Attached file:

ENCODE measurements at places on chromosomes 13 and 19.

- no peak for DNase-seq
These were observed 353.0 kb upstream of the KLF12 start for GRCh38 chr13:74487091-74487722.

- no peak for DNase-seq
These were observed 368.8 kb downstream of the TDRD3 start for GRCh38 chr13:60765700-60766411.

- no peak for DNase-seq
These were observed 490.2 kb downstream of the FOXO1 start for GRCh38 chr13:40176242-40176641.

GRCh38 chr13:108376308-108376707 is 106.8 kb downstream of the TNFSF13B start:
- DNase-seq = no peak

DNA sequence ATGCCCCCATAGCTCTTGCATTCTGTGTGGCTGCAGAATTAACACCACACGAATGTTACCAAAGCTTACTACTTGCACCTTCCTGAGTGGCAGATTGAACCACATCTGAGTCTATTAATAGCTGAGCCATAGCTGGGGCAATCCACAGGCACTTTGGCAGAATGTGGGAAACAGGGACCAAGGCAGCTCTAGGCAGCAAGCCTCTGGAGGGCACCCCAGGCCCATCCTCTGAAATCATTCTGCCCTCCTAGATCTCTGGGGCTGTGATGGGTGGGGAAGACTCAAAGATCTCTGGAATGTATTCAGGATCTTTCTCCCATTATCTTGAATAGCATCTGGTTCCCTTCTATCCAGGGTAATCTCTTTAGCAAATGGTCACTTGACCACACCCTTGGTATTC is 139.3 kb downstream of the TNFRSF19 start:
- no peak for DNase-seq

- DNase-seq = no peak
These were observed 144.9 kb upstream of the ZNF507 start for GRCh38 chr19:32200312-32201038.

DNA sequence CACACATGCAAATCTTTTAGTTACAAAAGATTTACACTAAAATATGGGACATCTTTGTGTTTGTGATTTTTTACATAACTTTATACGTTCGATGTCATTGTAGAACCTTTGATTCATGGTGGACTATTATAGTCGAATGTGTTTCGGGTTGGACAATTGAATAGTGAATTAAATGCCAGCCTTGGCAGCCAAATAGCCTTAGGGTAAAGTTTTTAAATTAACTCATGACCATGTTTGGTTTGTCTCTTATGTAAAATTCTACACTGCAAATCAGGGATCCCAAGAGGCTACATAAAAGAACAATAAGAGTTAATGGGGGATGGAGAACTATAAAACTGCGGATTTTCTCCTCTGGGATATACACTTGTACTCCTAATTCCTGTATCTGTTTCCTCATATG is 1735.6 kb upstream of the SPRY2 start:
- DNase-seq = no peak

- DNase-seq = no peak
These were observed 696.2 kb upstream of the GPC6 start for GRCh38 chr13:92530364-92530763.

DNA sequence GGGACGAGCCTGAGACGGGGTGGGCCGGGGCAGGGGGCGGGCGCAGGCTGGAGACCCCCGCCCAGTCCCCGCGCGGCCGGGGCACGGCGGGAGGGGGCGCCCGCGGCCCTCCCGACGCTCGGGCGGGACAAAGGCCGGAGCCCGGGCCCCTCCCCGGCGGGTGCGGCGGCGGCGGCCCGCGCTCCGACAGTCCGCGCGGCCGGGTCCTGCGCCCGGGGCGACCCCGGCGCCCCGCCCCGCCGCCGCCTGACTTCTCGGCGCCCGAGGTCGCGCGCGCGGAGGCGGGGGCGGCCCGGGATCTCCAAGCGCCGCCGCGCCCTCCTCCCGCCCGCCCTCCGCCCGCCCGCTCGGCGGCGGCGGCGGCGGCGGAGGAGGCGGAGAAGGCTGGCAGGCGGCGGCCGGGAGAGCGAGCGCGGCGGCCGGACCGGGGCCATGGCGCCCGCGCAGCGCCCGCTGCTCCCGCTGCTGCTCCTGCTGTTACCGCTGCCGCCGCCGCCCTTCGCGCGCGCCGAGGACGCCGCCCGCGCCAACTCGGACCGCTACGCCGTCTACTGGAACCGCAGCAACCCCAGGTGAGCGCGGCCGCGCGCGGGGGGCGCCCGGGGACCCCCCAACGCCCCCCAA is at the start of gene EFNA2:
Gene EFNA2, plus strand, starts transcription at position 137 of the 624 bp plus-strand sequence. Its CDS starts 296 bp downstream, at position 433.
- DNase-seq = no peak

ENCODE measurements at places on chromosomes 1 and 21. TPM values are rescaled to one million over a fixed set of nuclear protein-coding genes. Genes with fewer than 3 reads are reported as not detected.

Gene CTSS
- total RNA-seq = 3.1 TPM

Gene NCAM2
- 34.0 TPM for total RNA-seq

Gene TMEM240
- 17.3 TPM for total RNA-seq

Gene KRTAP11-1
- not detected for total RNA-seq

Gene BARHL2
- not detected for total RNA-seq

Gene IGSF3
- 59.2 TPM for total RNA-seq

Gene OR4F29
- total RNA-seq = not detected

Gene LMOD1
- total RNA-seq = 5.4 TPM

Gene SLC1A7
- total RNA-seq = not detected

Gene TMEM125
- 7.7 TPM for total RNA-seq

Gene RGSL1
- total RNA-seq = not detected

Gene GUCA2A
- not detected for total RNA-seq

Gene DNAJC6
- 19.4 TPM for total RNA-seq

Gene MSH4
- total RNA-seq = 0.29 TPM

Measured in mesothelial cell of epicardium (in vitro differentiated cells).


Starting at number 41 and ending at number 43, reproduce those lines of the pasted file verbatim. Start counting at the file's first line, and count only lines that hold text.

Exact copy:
- 7.7 TPM for total RNA-seq

Gene RGSL1
- total RNA-seq = not detected